• 17:15 GMT

    One Western athlete has picked up the inconsistency that will see Russians who have served lengthy drug bans to be banned from Rio, while others having done the same will still be allowed. While the measure will help to reduce the mention of past doping in the TV coverage, it is hard to see what their violations have to do with the supposed doping cover-ups in Russian sports. After all, in the cases of the athletes who were punished, the system did work, at least to an extent.

  • 17:00 GMT

    The IAAF has no intention of overturning its decision to ban the entire Russian team, its representatives told TASS. Earlier, Russia's athletics head Mikhail Butov expressed hope that the federation would undertake a new assessment of Russia's team in the wake of the IOC statement. The IOC statement mentioned that the athletics decision has already been enforced, and said its delegation to the federations to allow entry would only concern those federations that had not already ruled on Russia. 

  • 16:52 GMT

    The International Tennis Federation (ITF) has been one of the first to give its preliminary go-ahead for the Russian team to participate in the games, issuing this press release.

    "The eight Russian tennis players who have been nominated to compete in Rio have been subject to a rigorous anti-doping testing programme outside Russia, which included:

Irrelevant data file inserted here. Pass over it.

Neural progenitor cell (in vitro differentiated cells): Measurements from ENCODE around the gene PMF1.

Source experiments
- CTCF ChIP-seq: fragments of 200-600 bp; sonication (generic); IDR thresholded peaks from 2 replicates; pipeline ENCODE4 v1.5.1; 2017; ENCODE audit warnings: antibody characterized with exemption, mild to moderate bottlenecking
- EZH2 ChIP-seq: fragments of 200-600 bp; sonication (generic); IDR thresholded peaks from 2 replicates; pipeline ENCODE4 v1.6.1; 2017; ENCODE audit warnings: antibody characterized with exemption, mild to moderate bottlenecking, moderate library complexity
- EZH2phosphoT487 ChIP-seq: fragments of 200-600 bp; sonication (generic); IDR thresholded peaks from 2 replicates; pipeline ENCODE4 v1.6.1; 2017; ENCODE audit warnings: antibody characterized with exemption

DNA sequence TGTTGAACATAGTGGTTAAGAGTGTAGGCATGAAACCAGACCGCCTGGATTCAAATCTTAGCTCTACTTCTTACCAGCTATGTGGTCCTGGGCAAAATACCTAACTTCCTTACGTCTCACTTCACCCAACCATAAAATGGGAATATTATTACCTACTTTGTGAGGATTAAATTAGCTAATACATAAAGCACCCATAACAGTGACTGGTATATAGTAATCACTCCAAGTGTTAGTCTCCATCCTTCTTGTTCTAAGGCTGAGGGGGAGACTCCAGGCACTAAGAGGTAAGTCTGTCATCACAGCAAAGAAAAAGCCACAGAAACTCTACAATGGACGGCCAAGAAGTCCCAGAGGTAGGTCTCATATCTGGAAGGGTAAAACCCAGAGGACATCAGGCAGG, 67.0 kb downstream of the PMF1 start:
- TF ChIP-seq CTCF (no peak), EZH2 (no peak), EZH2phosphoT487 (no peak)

- A total of 205 samples collected since 2014, of which;
    - 83 (40%) were collected In-Competition and 122 (60%) Out-of-Competition;
    - 111 (54%) were urine samples and 94 (45%) were blood samples."

    In what may be an error, or a badly-worded sentence, the ITF goes on to say that "it believes that this is sufficient for the seven Russian tennis players to meet the relevant requirement of today’s decision of the IOC Executive Board.

    The ITF will also be seeking confirmation from WADA that none of those players, or the Russian Tennis Federation, were implicated in the McLaren report, in accordance with the IOC decision."

    After Maria Sharapova was forced to withdraw from the team, it now contains three men and five women, none of whom are currently under any doping sanctions.

  • 16:49 GMT

    Sebastian Coe, who heads the IAAF, which has already banned the entire Russian team, says he is prepared to share the information gathered during the investigation, to help other federations make their decision, with less than a fortnight to go.

  • 16:43 GMT

    "I'm just sad that the IOC have passed the buck, as they so often do, down to the governing bodies, and I don't think the governing bodies have the time to be able to do very much about this," says Sharron Davies, the popular UK Olympic swimmer told the BBC. "I think the only way to send an incredibly strong message to a state-run doping program is a blanket ban."

    Other UK Olympians have also taken to Twitter to trash the decision.